Update: wild parrots in Connecticut


An August 16 article by Jill Dion in the Milford Mirror provides an update on the wild parrots living in Milford, Connecticut, a coastal coastal city about 50 miles east of New York City.

Ms. Dion notes that these parrots (the same species we find in Brooklyn) have been in the Nutmeg State for a long time, perhaps from as early as 1975. The precise origins of the birds’ appearance in Connecticut are difficult to identify: some maintain that they’re associated with the parrots that busted out of JFK in the late 1960s and early 1970s; others believe that a truck accident on The New England Thruway deposited them in CT. (Highway accidents also have been associated with the appearance of wild parrots in The Bronx, NY).

Connecticut’s flock of wild parrots has generated controversy in the past, most notably in 2006 when United Illuminating, in concert with the USDA, began a short-lived eradication campaign against them.
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Super-rare Night Parrot grabbed, tagged, and released in Australia

The Night Parrot, By Martin ThompsonFlyingidiot at en.wikipedia [Public domain], from Wikimedia Commons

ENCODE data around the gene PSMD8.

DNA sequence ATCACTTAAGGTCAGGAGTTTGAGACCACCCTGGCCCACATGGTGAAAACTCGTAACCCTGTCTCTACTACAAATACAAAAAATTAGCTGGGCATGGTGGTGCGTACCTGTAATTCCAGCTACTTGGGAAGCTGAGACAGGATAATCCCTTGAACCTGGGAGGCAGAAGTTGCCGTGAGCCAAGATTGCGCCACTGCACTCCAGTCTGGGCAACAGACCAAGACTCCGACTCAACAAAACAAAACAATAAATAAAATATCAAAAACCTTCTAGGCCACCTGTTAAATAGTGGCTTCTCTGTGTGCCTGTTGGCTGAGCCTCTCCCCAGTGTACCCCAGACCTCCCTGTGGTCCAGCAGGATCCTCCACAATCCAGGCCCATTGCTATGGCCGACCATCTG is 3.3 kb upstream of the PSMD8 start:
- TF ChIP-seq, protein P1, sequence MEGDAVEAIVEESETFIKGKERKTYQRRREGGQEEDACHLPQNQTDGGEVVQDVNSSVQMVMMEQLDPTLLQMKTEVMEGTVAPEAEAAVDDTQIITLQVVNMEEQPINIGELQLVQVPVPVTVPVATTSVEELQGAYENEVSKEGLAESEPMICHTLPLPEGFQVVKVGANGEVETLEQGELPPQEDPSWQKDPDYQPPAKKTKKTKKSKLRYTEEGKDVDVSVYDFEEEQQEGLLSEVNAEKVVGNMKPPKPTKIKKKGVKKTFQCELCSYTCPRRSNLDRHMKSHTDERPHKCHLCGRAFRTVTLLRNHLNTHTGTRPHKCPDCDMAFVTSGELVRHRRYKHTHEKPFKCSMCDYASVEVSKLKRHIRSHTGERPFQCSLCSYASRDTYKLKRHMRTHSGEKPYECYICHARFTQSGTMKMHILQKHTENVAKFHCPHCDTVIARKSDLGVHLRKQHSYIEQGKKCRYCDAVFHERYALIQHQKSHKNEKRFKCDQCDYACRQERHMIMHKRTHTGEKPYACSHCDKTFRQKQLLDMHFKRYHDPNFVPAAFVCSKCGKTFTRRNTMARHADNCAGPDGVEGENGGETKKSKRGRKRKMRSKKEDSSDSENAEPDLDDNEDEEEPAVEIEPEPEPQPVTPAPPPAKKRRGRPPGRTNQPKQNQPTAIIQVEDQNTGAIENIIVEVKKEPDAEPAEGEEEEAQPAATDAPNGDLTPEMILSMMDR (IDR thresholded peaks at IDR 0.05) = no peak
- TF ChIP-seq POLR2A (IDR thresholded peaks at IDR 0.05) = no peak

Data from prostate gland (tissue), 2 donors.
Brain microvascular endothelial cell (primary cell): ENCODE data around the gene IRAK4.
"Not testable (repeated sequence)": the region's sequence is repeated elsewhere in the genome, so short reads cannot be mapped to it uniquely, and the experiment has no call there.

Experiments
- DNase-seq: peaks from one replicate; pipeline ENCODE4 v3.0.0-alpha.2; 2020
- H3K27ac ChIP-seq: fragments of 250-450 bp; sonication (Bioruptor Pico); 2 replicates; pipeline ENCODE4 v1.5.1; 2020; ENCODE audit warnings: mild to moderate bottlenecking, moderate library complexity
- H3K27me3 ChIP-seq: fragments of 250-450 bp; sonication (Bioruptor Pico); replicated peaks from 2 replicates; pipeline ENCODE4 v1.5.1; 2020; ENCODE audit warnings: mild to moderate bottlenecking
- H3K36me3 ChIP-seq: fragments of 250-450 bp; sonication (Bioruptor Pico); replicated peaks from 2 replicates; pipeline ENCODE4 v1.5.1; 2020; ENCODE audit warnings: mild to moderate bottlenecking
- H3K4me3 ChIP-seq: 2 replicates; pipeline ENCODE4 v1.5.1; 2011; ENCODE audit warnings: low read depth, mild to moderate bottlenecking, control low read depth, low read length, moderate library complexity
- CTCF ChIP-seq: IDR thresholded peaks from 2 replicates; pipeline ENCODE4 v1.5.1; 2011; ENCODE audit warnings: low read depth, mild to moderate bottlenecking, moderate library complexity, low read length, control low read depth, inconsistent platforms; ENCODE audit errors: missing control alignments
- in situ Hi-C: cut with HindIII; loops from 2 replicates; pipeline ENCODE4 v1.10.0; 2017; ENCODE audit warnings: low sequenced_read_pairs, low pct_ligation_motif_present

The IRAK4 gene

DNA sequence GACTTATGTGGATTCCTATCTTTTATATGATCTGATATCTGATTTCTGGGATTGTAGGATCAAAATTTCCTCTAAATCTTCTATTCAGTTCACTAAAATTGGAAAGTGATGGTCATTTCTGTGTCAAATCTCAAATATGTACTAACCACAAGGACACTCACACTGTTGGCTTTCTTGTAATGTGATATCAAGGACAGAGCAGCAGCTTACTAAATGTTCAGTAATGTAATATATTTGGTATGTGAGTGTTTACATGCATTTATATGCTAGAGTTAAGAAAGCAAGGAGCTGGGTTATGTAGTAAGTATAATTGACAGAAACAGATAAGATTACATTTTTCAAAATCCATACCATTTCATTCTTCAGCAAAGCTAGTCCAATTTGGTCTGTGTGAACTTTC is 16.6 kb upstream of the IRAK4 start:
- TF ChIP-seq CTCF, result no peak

A Night Parrot – an extremely rare member of the nocturnal parrot family known for its wary elusiveness, has reportedly been captured, tagged and released in the western Queensland part of Australia, according to the website of the Guardian newspaper.

This is a huge deal in the parrot world because Night Parrots (Pezoporus occidentalis) have been almost impossible to photograph — or even see — by humans, with none being visually identified between 1912 and 1979. In the past few years, however, more evidence has accumulated suggesting that this nocturnal, ground-walking, grass-eating parrot, once thought to be extinct, is still alive, although its current population is thought to be as small as 50 birds.

In 2013, the Night Parrot was photographed for the first time, leading to worldwide media coverage, plus concern among naturalists that this extraordinary discovery might lead to unauthorized human attempts to view the animal, thus disrupting the bird’s routine and possibly endangering its existence, which remains precarious due to feral cats, fires, and other hazards.

For this reason the precise location of the Night Parrot has been kept a secret for the past two years. Explorer John Young, who in May 2013 photographed the Night Parrot a few minutes after midnight, is on record as saying he would “rather go to jail than tell anyone where I found it,” according to The Australian newspaper. “The last thing I want to see is hundreds of people out there with night lights,” said Young.

Hopefully, the secret site where the Night Parrot was captured and released will soon be a protected area, according to an article on the website of the Australian Geographic Society.

Note: the wild parrots found in Brooklyn are not nocturnal and are only active during normal business (8 am to 6 pm) hours. Any loud birds observed outside after dark are probably Mockingbirds, not parrots.